When UNISON launched its Us Too campaign this year, inviting members to speak out about their experiences of sexual harassment, many revealed harassment they had experienced at work Christmas parties.
One anonymous member shared her story. “At our team Christmas do last year, my then manager deemed it acceptable to address my eating disorder and state that ‘despite the eating disorder, he would still have a go on me’. He was very touchy with all staff, and I had been told by other staff that ‘this is just how he is’.
“To say I was horrified and scared is an understatement. This completely threw me and I froze and felt too scared to speak out.
“I addressed this with the senior manager, who talked me out of raising a grievance and instead moved me into a different team. Although moving teams has helped me feel comfortable, as my current manager is a fantastic support, I feel utterly let down in the way this situation was dealt with.”
UNISON believes that all people have the right to dignity at work, which sexual harassment clearly violates.
The union’s women’s officer, Josie Irwin, commented: “Work Christmas parties can have a dark side. What should be a celebration with colleagues can become an ordeal of sexual innuendo, inappropriate advances, groping and harassing behaviour that threatens your dignity.
“Employers should ensure everyone knows the party is an extension of work and the same rules apply – sexual harassment is not acceptable and disciplinary action will be taken if it occurs. However, there is also a responsibility on would-be perpetrators – just don’t do it!”
What is sexual harassment?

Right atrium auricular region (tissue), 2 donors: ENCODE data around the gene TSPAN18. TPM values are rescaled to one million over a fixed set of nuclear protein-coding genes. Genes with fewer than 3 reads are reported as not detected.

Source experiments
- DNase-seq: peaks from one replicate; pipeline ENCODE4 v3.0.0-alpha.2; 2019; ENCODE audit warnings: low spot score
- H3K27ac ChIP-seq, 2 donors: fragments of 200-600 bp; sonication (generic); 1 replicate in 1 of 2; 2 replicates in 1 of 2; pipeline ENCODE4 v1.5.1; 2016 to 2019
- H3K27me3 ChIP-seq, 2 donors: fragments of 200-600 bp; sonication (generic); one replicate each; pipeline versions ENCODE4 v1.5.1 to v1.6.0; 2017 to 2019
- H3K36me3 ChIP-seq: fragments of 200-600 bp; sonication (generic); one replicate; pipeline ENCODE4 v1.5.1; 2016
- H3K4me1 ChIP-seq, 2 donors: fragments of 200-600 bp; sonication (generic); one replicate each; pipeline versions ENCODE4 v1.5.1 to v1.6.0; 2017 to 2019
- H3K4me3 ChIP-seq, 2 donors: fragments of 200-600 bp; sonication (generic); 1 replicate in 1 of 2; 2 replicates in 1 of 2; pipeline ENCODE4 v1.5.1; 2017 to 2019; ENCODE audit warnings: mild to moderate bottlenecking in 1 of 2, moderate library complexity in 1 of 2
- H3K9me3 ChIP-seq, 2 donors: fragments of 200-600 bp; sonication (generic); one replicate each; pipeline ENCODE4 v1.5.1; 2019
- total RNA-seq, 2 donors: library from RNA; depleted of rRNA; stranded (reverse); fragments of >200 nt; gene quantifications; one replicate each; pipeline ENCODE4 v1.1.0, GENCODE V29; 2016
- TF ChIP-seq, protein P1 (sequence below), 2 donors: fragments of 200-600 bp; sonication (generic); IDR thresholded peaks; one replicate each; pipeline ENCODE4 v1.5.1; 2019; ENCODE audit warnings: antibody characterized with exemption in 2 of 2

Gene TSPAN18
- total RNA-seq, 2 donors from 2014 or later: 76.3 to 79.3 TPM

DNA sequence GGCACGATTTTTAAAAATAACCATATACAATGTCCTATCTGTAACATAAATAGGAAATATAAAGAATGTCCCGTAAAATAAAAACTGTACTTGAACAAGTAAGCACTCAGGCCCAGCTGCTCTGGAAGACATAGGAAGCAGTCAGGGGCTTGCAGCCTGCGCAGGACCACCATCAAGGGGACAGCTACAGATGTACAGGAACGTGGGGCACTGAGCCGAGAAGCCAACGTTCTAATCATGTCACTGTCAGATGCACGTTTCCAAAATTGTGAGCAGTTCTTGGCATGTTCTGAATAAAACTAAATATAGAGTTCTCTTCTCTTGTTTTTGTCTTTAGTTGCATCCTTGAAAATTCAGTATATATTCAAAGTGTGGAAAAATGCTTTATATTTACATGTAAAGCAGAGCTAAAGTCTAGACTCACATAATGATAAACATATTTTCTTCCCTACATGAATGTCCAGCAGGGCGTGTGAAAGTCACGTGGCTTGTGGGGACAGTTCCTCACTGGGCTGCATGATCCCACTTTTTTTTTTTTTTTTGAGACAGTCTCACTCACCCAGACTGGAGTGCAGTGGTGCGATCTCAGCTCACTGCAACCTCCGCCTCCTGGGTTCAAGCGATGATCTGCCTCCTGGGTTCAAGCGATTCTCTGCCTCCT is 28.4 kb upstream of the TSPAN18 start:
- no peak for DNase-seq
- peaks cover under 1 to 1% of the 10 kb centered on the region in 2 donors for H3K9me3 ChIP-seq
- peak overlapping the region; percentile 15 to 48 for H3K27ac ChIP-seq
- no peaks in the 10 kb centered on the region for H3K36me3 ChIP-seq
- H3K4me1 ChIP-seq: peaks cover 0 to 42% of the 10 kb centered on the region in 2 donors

Sexual harassment is unwanted conduct of a sexual nature.
It has the purpose or effect of violating the dignity of a worker, or creating an intimidating, hostile, degrading, humiliating or offensive environment for them.
Something can still be considered sexual harassment even if the alleged harasser didn’t mean for it to be. It also doesn’t have to be intentionally directed at a specific person.
Sexual harassment can happen in any number of ways, including:
- written or verbal comments of a sexual nature, such as remarks about an employee’s appearance, questions about their sex life or offensive jokes;
- displaying pornographic or explicit images;
- emails with content of a sexual nature;
- unwanted physical contact and touching;
- sexual assault.
Another member who shared her experience said: “The worst harassment I have experienced in the workplace was when I worked for a private company in London. During the Christmas do, my married manager got drunk and made verbal advances. He also put his hand around the back of my neck and tried to ‘steer me’.
“At the same party, a lower-level employee said something so vile I’m not going to repeat it, and asked me what my nipples looked like. He also came right into my personal space. Under the guise of jokiness I lightly pushed him back to make the point, and he became aggressive and told me not to be rude. I felt intimidated and ashamed, so apologised to him.”
Four out of five (79%) women who have been sexually harassed at work do not feel able to report it to their employer – meaning harassment continues unchecked in workplaces across the UK.
This figure shows that the existing structures for dealing with sexual harassment are not working for the women who experience it.
Another anonymous local government member’s story demonstrates how the decision to report is often weighted with the fear of consequences, or not being believed or taken seriously.